The NHS and the Boom Generation

The NHS came into being in July 1948 following a bill through Parliament by the Labour Party in 1946.  Now I only came into being in 1948 and became interested in General Elections with the one in 1964.  There have been quite a lot of elections since 1964 and I cannot remember one of them where the Labour Party didn’t use the NHS as a stick to try and intimidate the Conservatives.

We all are hearing now again how the NHS is in crisis but what is the reason?  The boom generation born 1945-1955 have been better fed better housed and had better working conditions than generations before them, just like the next generations have had all these things better still.  The result is much less illness, especially amongst the rising number of self- employed (who don’t have time for illness) and longevity increasing at an amazing rate.

So I don’t think we can blame the boom generation, and the following generation are incredibly fit and generally have fewer babies.  According to the ONS less than 10% of the UK population were actually born overseas but births to foreign born women now account for a quarter of total births.  We are being outbred, but that is another story.

State Run Organisations

I believe the fundamental reason for the problems of the health service are the same with every other state run organisation.  There is no link between expenditure and income and although the government does give all its nationalised industries strict budgets they are systematically ignored, well knowing that the government has no choice in the end but to make up the shortfall, in effect increasing the budget each year.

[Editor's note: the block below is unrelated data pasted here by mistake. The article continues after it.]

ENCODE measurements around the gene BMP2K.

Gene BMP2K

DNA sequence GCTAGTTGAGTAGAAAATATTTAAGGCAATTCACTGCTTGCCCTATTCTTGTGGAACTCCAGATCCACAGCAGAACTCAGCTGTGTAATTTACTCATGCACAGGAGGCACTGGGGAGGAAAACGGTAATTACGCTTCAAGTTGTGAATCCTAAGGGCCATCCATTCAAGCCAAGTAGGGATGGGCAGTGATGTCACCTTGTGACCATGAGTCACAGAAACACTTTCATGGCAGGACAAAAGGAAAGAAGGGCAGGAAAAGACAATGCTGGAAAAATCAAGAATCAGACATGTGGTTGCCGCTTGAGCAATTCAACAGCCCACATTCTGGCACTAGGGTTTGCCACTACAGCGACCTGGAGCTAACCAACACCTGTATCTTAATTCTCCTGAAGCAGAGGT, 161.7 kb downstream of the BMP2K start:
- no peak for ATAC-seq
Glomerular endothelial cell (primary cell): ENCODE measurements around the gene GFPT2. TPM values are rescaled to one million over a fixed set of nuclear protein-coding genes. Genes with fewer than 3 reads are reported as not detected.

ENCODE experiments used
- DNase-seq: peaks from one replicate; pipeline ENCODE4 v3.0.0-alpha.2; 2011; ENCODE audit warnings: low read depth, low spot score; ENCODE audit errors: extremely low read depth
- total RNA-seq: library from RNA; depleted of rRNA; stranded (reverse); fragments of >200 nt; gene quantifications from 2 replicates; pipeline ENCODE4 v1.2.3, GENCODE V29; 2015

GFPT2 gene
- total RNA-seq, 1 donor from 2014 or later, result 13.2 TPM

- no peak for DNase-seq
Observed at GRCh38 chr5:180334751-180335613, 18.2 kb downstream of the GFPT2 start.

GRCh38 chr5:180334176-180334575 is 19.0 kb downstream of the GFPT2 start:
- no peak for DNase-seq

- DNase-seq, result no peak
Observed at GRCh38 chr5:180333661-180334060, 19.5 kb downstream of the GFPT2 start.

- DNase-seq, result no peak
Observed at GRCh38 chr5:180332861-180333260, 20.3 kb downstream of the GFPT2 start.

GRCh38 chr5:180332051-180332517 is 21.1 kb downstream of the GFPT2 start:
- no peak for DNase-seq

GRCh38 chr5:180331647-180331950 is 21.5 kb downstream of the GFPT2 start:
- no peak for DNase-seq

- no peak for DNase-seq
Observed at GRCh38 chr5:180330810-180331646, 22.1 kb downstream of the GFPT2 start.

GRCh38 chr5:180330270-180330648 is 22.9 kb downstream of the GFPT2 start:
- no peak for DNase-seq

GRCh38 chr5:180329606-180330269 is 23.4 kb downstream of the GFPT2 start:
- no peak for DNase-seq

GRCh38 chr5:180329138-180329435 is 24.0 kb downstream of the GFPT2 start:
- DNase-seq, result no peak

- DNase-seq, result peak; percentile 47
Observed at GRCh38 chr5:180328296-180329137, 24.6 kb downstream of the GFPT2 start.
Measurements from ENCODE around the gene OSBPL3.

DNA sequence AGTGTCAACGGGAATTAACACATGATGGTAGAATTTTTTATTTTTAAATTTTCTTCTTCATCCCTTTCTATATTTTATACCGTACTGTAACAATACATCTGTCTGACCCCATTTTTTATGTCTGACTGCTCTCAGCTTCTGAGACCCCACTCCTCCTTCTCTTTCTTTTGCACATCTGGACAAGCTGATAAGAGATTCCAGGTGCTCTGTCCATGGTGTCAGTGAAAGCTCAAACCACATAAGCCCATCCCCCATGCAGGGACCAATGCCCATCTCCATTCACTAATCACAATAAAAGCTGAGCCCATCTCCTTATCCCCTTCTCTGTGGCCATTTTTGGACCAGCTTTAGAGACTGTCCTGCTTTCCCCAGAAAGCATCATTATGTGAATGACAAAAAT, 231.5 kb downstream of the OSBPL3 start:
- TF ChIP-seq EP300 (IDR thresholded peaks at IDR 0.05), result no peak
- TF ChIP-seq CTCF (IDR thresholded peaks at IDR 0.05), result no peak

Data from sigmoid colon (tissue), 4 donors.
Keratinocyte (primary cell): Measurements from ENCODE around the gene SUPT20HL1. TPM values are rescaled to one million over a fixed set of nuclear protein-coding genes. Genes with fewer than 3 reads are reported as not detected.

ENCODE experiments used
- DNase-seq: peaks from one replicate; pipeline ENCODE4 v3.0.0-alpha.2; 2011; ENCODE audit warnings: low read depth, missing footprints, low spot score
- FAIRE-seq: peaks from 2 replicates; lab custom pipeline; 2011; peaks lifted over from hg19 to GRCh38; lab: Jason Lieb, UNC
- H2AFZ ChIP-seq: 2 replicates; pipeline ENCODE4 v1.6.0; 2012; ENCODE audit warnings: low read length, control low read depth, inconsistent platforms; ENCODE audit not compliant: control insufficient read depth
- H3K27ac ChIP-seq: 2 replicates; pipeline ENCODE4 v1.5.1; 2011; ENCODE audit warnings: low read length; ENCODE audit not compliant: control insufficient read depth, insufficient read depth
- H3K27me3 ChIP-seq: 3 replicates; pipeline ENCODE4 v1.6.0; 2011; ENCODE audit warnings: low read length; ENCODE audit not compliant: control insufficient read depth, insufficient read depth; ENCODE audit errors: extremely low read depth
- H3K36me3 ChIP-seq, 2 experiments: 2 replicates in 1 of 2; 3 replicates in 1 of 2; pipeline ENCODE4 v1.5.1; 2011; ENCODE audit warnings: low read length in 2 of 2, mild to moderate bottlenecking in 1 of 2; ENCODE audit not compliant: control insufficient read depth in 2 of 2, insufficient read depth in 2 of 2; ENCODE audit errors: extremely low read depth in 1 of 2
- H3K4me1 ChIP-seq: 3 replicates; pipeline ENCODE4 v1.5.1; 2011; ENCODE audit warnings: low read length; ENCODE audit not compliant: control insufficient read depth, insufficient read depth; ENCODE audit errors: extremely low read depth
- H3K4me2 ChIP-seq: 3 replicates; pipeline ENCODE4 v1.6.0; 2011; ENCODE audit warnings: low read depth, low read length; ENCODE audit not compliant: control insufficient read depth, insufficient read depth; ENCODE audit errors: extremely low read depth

The NHS is probably the largest single employer in the country and whenever more money is ploughed into it, as happened under Tony Blair, there is only a fractional increase in performance, which doesn’t last long before it is back to inefficient business as usual.

Management & Efficiency

There isn’t a funding problem with the NHS – there is an overburden of management and administration and non-essential quasi-medical personnel.  A couple of years ago I remember reading an article by Brian Otridge about Hinchingbrooke Hospital in Hertfortshire.  It had been a constant disaster when run by the NHS so a contract was agreed with Circle Healthcare who would take it over and see if it they could do better.